179193 A field test of guidelines for community-based participatory research in the evaluation of an environmental cancer outreach program

Monday, October 27, 2008: 5:00 PM

Juliana Elizabeth Van Olphen, PhD, MPH , Health Education, San Francisco State University, San Francisco, CA
Judith Ottoson, EdD, MPH , Health Education, San Francisco State University, San Francisco, CA
Lawrence W. Green, DrPH , Department of Epidemiology and Biostatistics, University of California at San Francisco, San Francisco, CA
Janice Barlow , Zero Breast Cancer, San Rafael, CA
Kathleen Koblick, MPH , Epidemiology Group, Marin County Department of Health and Human Services, San Rafael, CA
Robert A. Hiatt, MD, PhD , UCSF Comprehensive Cancer Center, University of California at San Francisco, San Francisco, CA
The growing literature on community-based participatory research (CBPR) has produced few formal evaluations of the CBPR approach itself. Tested criteria and measures of CBPR would facilitate such efforts. In this study, established CBPR guidelines were evaluated for their appropriateness and usefulness in a program evaluation. The guidelines were used to evaluate the Community Outreach and Translation Core (COTC) of the Bay Area Breast Cancer and the Environment Research Center (BABCERC). The COTC (breast cancer advocates, activists and survivors), researchers, and community members collaborate to translate scientific findings from two BABCERC research projects to the public. To evaluate the CBPR guidelines, we used ratings of four COTC members, 4 researchers, and 4 community members on each of the 26 guidelines indicating how well the project had met that guideline. These data were triangulated with transcripts from tape-recorded interviews with the same participants and a focus group with a subset of the participants. The analysis allows us to draw some lessons for CBPR and the needed adaptation of CBPR guidelines and criteria when the partners include a university-medical research organization, an experienced and research-oriented advocacy organization, and other community members with less expertise on the issue. The lessons center around issues of assessing and reconciling differing perspectives not just between scientists and community members, but also among the multiple and diverse scientific and community perspectives.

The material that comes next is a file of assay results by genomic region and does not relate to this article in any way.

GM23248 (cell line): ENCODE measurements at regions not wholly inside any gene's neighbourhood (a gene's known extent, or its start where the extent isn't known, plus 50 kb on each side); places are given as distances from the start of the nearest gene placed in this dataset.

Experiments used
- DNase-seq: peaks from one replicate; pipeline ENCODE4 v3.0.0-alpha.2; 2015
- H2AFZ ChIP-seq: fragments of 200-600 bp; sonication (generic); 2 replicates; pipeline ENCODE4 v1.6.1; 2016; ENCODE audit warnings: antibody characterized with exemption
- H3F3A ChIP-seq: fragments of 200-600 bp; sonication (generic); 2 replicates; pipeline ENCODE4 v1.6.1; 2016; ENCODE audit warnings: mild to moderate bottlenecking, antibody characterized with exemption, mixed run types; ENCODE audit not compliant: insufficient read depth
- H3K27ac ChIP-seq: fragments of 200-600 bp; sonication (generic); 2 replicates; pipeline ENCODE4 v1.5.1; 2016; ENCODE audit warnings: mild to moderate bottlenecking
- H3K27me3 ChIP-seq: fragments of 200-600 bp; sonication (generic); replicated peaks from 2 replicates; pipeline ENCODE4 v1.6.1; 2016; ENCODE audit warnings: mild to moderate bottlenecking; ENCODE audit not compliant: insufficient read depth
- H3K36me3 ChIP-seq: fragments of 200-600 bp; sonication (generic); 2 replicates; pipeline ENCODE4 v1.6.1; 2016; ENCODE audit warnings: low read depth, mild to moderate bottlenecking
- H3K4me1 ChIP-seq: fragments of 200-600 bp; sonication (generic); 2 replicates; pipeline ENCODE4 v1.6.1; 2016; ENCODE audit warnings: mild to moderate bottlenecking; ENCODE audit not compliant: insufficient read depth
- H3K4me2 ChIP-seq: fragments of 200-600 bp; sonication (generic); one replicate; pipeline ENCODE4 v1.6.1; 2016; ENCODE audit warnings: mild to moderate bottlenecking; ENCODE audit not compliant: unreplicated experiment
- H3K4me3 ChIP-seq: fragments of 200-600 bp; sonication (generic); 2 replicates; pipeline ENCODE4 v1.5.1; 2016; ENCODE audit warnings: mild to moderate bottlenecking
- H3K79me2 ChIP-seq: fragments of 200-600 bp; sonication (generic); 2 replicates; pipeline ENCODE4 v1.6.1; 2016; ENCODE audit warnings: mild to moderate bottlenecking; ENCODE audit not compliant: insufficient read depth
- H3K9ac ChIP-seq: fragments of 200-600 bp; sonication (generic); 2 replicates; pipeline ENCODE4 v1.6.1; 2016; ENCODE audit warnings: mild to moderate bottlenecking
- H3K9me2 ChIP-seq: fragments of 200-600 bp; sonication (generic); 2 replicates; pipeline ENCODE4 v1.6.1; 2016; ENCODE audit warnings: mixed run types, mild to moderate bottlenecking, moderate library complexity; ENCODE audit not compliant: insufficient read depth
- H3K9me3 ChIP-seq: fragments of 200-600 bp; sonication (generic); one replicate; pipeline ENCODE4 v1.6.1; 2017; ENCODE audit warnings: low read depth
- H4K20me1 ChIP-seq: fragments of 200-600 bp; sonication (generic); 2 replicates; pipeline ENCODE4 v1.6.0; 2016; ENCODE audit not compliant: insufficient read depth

Learning Objectives:
Describe methods used to evaluate a community-based participatory research (CBPR) approach using tested guidelines. Identify strategies and lessons learned that may be useful in conducting evaluations of CBPR efforts.

Keywords: Community-Based Partnership, Breast Cancer

Presenting author's disclosure statement:

Qualified on the content I am responsible for because: I conducted the evaluation that is the subject of the presentation.
Any relevant financial relationships? No

I agree to comply with the American Public Health Association Conflict of Interest and Commercial Support Guidelines, and to disclose to the participants any off-label or experimental uses of a commercial product or service discussed in my presentation.